An Avian Influenza Prevention Zone that has been in place since 6 December will be extended until 28 February to help protect poultry and captive birds from avian flu, the Chief Veterinary Officer has announced.

The zone requires keepers of poultry and other captive birds to continue to keep their birds indoors, or take appropriate practical steps to keep them separate from wild birds.

It covers England and similar declarations have been made in Scotland and Wales. There is also a GB-wide ban on poultry shows and gatherings.
We have still got layers meal in stock – and will try and get more for next week – this takes the birds longer to eaat so helps to keep them entertained.
We are feeding our birds grass pellets soaked up which they are enjoying – we could make up small bags if you are interested
We also have bags of meal worms – 250 g and 500g
For those of you concerned about birds being on the same ground we have bags of layers pellets with Vermex in – this is a natural wormer.
We have plenty of bedding – so you can cover ground with that as well as their houses ..

if you would like other ideas or need advice, do not hesitate to get in touch.
If you are needing any feeds I will be adding to the order today that comes in next week ..

The powers that be clearly consider we are at a real and present risk of more migratory birds coming into the UK from the continent where there is still significant outbreaks of bird flu. . this is not something they would do to us all lightly.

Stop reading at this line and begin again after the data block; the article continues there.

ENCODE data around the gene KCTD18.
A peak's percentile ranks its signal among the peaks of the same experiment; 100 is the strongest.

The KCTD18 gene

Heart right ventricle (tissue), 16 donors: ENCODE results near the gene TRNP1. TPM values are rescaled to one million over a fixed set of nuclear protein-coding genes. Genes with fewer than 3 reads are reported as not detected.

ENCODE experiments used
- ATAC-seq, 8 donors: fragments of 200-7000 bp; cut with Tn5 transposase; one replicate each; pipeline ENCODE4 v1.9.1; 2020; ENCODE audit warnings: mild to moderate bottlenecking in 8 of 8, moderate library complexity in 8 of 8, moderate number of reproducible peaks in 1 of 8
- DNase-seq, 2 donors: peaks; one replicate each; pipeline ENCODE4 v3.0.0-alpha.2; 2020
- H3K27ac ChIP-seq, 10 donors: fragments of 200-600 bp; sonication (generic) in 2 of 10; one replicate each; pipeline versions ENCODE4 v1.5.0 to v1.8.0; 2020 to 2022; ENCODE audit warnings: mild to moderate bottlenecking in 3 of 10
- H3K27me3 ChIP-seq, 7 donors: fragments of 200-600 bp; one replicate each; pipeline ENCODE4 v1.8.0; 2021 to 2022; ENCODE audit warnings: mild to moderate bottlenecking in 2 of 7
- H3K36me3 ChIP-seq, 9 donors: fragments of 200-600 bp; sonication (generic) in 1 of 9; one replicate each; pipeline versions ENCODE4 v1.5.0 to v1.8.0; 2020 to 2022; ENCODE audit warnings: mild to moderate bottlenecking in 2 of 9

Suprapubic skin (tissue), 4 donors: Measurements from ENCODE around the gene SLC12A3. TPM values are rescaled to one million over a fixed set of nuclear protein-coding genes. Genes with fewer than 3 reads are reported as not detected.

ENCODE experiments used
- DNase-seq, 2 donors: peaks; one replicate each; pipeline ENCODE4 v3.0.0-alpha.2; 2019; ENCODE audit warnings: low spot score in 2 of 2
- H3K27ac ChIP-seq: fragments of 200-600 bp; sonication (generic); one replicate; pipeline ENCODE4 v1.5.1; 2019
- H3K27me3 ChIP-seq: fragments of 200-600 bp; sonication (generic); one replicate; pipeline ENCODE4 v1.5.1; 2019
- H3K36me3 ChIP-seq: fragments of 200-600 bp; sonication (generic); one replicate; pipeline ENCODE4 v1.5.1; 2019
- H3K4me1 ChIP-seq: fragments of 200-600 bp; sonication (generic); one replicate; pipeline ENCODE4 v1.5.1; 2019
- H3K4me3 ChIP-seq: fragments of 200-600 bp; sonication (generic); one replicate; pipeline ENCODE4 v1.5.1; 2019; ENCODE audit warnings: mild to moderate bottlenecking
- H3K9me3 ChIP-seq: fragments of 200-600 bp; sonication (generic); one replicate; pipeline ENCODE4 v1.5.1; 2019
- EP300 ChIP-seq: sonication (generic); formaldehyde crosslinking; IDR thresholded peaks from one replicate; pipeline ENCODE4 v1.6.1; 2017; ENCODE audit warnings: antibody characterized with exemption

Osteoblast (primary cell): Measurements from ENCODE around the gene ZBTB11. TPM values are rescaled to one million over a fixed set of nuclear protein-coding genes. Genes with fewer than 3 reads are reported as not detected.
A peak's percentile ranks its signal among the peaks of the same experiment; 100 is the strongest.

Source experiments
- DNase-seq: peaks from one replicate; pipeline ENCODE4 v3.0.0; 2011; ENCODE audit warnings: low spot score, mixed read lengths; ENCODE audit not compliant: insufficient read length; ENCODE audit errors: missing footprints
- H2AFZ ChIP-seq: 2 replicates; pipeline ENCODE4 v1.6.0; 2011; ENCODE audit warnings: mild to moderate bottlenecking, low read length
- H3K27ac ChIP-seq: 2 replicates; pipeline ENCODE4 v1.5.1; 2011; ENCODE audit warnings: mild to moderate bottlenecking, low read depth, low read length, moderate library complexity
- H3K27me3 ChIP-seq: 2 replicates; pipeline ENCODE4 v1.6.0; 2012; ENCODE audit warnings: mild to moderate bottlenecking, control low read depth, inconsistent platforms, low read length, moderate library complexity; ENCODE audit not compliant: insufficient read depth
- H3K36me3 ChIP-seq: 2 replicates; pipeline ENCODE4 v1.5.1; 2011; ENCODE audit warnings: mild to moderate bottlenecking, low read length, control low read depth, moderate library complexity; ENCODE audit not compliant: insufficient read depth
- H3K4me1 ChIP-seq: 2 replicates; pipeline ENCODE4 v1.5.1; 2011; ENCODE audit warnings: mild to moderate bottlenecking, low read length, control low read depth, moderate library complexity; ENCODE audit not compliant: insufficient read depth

Some people have expressed concerns about neighbours not complying ..
the Person to report these things to is
David Kerr
Senior Animal Health and Welfare Officer
Argyll & Bute Council HQ
PA31 8RT
Tel: 01546604283
Mob: 07767795146

Bees : a lot to learn

We are very much at the beginning of our journey to learn more about bees : both the wild ones, and how to keep Honey bees here.
As we are in a big planting phase, it is important to keep in mind our future plans as we go, so we are learning lots.
Here are a few resources we have picked up so far.
Some of us are interested in Bees : wild ones, keeping for honey, as pollinators, and also planting for attracting. (personally I am at the beginning of the learning curve, so really hoping there are others with experience here to share)
Here are a few resources that can help us learn more. Scottish Native Honey Bee Society : new organisation to encourage the keeping of the Scottish Native Honey Bee Apis mellifera mellifera. (in early 1900’s most of these were decimated by a disease and to populate hives subspecies from Europe were brought in to the UK. There are increasing efforts to re-populate Scotland with the Native Honey bee, and local bee keepers are aiming to be in the forefront of this.